Drone Procedures and Protocol
Before an employee of Coastal Carolina University may operate a drone, a drone user must complete a Drone Operator Request Form. The following departments will need to review and sign off on the request to use a drone.
Department of Public Safety
Public Safety Building
Scheduling and Event Services
University Marketing and Communication
Hampton Hall 101
Risk Management and Insurance Services
Christine Guthoff, MSM, AIC, AINS
Coastal Science Center, 269
Drone users must comply with all FAA regulations, other state and federal laws, rules and regulations, and policies of Coastal Carolina University. For a link to CCU’s drone policy, please click here.
External users must provide a certificate of insurance, naming Coastal Carolina University as an additional insured.
CCU reserves the right to refuse drones on any basis, including but not limited to; lack of registration with the FAA, lack of clear display of the aircraft’s registration number on the system, lack of sufficient insurance coverage, inclement weather, and pedestrian traffic/increase in population on campus, as well as refusal of the time, place, and/or manner of the submitted flight plan.
OSHA UAV Regulations
- All university employees desiring to utilize Unmanned Aerial Vehicles (UAV) on campus must be registered. The Remote Pilot in Command (RPIC) shall pass an FAA Aeronautical Knowledge Test and obtain a Remote Pilot Certificate with UAS rating.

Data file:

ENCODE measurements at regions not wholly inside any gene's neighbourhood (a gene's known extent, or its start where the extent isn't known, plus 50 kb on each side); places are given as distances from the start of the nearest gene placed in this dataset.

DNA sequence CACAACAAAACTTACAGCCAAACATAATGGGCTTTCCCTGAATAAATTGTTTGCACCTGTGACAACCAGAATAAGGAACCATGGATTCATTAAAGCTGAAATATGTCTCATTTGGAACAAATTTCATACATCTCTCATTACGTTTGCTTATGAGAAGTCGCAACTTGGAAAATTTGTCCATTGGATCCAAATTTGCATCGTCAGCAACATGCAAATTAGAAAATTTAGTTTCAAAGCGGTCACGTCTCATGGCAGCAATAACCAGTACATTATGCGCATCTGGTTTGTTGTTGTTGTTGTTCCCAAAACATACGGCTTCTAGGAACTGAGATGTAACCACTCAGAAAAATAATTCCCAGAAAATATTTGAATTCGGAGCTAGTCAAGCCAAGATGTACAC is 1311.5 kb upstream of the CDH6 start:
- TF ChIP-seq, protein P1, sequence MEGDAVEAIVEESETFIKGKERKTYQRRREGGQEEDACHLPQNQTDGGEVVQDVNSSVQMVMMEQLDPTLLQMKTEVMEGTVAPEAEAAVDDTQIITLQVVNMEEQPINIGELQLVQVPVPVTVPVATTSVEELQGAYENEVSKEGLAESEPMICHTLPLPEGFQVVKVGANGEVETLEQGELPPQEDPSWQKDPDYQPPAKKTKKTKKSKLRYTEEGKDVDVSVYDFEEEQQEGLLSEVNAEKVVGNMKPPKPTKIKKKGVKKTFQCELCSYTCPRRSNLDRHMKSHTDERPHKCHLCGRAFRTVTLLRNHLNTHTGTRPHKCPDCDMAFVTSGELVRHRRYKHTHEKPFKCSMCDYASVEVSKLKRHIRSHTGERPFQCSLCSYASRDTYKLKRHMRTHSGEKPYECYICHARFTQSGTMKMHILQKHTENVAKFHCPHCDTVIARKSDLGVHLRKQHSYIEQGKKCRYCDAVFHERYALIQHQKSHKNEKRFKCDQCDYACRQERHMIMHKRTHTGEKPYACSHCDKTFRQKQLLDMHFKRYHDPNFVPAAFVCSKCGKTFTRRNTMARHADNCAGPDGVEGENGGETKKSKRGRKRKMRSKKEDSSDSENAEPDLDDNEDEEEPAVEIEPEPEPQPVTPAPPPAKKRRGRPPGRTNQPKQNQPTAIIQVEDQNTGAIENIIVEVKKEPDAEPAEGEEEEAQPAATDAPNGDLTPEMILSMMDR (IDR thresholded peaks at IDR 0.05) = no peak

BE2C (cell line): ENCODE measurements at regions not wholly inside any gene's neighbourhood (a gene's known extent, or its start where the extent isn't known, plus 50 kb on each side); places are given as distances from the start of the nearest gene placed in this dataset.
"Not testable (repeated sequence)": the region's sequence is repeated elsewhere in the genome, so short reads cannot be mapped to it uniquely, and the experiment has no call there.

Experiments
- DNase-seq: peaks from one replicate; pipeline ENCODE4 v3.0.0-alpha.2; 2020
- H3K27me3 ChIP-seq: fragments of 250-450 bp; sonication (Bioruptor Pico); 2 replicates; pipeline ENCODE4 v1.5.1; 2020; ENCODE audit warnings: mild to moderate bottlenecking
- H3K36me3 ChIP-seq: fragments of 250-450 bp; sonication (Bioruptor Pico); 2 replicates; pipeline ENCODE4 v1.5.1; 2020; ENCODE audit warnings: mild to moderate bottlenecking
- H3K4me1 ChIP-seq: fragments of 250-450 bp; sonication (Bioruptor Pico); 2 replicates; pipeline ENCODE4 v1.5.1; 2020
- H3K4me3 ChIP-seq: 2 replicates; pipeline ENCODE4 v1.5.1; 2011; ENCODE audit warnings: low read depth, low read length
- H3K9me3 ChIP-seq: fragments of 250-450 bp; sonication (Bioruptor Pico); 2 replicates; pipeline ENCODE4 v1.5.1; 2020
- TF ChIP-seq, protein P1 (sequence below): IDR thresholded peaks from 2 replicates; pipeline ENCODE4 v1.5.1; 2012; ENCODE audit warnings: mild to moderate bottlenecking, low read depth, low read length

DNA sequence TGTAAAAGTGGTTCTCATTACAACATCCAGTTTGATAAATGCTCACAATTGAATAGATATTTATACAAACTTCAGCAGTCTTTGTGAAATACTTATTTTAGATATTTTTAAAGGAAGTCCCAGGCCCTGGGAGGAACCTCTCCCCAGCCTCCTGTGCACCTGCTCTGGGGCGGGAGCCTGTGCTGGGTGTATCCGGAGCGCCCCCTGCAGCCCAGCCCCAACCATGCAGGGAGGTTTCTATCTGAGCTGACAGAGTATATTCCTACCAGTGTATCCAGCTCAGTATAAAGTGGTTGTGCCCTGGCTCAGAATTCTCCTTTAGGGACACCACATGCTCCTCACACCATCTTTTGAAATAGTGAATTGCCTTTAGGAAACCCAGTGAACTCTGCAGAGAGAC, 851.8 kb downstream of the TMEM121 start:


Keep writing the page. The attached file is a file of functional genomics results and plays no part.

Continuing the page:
- All university UAVs must be registered with the FAA and the Office of Risk Management. (Click to Register)
- Apply and obtain approval for FAA part 107, subpart D, waiver when unable to operate under part 107 rules.
- Establish and maintain logbooks for RPICs and all UAS.
- Report all accidents to the FAA.
- The RPIC must keep a visual line-of-sight with the UAV.
- The RPIC must operate the UAV only between sunrise and sunset.
- Flight speed must not exceed 100 MPH.
- The RPIC must not operate the UAS higher than 400 feet above ground except when within 400 feet of a structure. In these cases, it is allowable to fly 400 feet above the structure’s immediate uppermost limit.
- The UAV must yield right of way to manned aircraft.
- The UAS may not operate over any persons not directly participating in the operation unless they are under a covered structure or inside a stationary vehicle that can provide reasonable protection from a falling drone.
- OSHA’s Recommended Best Practices can be found here.
Additional Quick Links for UAV Users:
- Where can I fly?
- Additional Drone Safety Tips
- Airspace Restrictions
- Flying Under Part 107 Rules
- Becoming a Drone Pilot